PETALING JAYA: The temporary price control on eggs and chicken will be lifted to allow the local market to function freely and ensure enough supply, says Prime Minister Datuk Seri Anwar Ibrahim.
“Now that the prices of chicken and eggs are starting to stabilise, the government is considering floating them based on prices that are lower than the government’s float price. The Agriculture and Food Security Ministry has consulted producers and ensured that there will be no unreasonable increases by companies and traders,” he said.
More details will be announced in two weeks.
“Since February last year, the issue of eggs and chicken subsidies, which were usually introduced during the festive seasons, has continued to be borne by the government. As much as RM3.8bil was spent on the subsidies, (which are being enjoyed) by the wealthy and foreigners,” he said when tabling Budget 2024 yesterday.
Federation of Malaysian Consumers Associations (Fomca) deputy president Datuk Dr Paul Selva Raj, when contacted, said that the lifting of these price controls for chicken and eggs should only be done when there is sufficient supply in the market.
The prices of both items must be kept affordable, he added.
“Malaysia has to be self-sufficient in terms of supply and affordability of essential items.”
“The only reason the government has to intervene is to ensure the prices of essential items are not beyond what the B40 group can afford. As it is, the B40 group is spending 40% or more of their income on food alone.”
In the long term, Paul said the prices of essential items should be market-driven rather than subsidised, although the government should also have a plan under its annual budget for what happens when subsidies are reduced or removed.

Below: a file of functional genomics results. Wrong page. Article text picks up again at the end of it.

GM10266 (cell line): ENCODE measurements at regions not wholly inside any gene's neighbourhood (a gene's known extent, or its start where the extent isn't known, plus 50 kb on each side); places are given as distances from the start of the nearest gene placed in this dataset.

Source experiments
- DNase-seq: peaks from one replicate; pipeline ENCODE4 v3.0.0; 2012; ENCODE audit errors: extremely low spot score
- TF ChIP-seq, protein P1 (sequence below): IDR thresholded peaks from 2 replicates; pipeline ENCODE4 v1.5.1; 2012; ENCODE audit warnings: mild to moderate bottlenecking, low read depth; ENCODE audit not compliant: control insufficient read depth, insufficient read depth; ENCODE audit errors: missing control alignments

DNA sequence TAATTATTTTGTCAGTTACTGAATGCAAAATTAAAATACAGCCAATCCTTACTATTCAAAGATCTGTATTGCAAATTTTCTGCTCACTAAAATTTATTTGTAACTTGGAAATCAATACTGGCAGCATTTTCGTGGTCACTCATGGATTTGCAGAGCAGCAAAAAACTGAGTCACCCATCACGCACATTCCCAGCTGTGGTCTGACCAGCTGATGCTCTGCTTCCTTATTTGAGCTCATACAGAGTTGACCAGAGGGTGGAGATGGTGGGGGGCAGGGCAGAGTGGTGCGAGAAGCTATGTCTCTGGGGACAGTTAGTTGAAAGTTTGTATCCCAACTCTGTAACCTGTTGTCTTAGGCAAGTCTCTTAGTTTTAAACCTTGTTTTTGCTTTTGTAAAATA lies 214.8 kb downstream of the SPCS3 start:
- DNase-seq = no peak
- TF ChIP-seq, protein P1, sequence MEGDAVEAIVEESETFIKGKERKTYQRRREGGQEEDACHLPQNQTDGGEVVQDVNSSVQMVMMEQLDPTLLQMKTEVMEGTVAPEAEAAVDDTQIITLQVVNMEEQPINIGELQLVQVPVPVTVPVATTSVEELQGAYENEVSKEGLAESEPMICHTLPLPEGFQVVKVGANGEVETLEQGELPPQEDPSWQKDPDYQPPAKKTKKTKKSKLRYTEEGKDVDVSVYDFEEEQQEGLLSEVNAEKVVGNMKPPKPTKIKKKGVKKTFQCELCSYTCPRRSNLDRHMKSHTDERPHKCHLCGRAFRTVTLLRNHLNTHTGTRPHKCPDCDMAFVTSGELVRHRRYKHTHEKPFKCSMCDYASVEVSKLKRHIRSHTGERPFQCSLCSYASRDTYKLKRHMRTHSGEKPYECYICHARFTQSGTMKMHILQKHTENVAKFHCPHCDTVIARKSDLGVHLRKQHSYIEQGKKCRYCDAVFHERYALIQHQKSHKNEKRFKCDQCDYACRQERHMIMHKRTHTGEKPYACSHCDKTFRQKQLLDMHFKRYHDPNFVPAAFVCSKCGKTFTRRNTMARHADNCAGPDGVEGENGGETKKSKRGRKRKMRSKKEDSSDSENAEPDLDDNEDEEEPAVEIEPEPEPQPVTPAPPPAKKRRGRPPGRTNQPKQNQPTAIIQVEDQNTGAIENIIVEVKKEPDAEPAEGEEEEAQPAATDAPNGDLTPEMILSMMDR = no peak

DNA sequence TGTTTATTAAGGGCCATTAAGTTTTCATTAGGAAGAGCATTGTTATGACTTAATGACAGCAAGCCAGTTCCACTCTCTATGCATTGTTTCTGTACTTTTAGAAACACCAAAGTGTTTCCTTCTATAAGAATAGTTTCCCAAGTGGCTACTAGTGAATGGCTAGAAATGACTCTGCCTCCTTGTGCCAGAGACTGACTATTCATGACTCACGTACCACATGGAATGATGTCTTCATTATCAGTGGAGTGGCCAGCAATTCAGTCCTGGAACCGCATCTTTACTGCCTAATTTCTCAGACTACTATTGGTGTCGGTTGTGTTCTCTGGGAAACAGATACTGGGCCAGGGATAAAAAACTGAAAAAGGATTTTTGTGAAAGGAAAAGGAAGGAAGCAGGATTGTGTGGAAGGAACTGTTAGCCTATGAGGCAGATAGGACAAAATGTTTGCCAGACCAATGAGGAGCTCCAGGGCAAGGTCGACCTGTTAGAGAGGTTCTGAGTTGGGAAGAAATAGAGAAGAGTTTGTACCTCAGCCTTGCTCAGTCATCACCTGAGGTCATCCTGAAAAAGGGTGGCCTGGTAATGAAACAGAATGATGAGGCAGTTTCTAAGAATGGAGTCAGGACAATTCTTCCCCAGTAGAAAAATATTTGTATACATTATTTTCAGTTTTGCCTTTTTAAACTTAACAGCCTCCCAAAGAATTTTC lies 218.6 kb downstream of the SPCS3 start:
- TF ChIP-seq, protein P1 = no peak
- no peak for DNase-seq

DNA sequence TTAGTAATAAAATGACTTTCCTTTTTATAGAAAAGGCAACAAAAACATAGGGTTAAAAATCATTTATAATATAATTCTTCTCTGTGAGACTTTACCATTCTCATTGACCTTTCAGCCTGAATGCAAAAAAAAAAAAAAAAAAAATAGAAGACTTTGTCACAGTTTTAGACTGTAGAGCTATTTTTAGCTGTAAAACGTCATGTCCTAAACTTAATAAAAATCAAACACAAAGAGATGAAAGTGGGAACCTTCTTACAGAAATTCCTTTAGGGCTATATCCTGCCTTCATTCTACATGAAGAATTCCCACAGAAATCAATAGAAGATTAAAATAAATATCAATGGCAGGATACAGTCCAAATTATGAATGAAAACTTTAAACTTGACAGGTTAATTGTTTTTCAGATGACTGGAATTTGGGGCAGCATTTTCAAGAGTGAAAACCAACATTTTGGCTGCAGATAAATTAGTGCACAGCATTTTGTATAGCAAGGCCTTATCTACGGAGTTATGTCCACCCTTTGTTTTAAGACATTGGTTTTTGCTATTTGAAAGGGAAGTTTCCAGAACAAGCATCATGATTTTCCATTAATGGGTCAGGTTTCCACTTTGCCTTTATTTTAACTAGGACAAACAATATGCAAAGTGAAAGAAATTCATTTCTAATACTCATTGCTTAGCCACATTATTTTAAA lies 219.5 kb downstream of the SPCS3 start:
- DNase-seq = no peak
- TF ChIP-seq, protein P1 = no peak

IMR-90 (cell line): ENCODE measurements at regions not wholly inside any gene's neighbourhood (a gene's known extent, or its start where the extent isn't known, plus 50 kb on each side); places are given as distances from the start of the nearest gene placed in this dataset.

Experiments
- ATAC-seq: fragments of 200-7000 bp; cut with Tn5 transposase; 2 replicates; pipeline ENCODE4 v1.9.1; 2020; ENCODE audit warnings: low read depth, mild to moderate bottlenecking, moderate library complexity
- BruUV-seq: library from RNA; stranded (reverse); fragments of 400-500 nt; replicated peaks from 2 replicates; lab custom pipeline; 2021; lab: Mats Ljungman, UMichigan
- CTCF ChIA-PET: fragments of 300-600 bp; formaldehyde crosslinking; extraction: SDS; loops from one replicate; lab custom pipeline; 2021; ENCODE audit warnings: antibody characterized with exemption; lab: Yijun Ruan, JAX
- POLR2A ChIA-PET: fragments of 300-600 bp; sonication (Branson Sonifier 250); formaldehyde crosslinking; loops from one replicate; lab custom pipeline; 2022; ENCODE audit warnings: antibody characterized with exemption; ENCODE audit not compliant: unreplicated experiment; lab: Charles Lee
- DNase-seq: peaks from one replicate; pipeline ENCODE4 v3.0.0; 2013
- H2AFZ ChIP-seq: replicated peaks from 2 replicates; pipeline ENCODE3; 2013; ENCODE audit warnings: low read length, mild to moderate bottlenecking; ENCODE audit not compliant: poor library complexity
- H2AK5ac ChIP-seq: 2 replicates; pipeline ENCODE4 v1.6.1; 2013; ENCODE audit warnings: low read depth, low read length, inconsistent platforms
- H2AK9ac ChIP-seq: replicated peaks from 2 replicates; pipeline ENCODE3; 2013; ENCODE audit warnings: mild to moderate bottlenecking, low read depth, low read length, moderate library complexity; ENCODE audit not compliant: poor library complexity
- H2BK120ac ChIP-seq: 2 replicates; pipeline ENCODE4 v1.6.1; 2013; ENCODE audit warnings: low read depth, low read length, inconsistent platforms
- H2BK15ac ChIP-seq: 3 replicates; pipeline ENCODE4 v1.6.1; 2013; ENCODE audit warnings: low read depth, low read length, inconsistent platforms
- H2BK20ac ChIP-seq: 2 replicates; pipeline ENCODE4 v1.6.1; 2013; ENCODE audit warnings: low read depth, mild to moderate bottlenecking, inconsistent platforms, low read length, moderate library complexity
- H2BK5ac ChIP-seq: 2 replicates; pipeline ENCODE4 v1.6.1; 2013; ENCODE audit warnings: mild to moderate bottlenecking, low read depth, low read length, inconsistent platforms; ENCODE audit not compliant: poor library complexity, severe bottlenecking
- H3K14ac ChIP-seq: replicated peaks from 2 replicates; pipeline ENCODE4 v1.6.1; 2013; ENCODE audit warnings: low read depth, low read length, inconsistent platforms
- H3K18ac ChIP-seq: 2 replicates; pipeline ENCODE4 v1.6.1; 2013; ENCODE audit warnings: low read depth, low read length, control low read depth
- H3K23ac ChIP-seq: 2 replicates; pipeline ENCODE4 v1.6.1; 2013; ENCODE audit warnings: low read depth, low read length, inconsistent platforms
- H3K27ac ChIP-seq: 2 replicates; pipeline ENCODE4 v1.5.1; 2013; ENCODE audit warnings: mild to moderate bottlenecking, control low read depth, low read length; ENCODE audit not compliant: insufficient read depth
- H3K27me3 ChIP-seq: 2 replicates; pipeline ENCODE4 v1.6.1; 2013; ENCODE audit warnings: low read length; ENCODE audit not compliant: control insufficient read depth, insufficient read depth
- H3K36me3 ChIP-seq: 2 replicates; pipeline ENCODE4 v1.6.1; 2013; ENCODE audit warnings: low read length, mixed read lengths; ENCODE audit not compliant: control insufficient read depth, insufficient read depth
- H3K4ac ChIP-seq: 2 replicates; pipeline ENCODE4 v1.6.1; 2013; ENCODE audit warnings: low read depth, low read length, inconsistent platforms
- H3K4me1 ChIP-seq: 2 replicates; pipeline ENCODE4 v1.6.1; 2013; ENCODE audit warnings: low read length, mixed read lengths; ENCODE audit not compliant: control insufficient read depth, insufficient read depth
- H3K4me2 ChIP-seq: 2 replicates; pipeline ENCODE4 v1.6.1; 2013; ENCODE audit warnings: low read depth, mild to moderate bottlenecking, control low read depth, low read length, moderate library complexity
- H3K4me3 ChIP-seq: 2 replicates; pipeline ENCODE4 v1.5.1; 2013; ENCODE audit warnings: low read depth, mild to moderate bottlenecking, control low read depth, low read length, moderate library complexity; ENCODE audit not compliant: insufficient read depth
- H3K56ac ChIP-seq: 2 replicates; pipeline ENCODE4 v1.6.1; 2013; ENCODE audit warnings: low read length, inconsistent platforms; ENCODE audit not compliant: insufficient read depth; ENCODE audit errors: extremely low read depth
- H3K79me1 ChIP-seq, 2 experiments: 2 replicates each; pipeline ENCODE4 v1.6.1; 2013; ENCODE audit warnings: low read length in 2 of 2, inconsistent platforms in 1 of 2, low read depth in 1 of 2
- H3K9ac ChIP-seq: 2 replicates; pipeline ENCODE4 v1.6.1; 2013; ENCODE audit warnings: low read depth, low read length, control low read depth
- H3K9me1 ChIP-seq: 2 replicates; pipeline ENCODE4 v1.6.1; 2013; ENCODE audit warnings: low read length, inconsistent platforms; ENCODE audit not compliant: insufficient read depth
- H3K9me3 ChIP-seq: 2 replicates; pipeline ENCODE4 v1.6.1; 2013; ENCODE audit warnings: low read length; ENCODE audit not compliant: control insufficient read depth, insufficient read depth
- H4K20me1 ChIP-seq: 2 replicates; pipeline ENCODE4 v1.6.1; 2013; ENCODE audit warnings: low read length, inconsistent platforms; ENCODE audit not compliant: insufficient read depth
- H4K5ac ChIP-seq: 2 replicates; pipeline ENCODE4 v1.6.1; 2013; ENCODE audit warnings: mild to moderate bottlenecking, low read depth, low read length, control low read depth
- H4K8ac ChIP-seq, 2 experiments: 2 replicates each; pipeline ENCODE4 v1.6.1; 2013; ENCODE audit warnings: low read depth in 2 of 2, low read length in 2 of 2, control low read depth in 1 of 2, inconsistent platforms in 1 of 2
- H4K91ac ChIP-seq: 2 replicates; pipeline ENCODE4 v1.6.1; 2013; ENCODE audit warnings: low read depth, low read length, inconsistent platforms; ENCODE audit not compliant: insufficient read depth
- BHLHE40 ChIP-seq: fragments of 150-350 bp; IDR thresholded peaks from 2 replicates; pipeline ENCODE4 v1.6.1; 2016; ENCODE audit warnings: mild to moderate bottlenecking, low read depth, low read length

He spoke of the importance of ensuring Malaysia’s long-term food security, as about 65% of the country’s food production is done locally while the rest comes from imports.
“We cannot rely too much on imported food as it is subject to factors such as climate change and terms imposed by the exporting country.
“One clear example is the rice situation,” he said, citing the case of India, which banned the export of its non-basmati white rice.
He said Malaysia should make its agricultural sector more viable, such as by using modern technologies and attracting more young people to venture into this industry.
Prof Dr Anjas Asmara @ Ab Hadi Samsudin from Universiti Putra Malaysia’s Faculty of Agriculture said it was time that the government lifted the temporary price controls for chicken and eggs.
To ensure low-income communities are able to afford these essential items, he said that different subsidy rates should be implemented based on their income levels, such as those from the B40.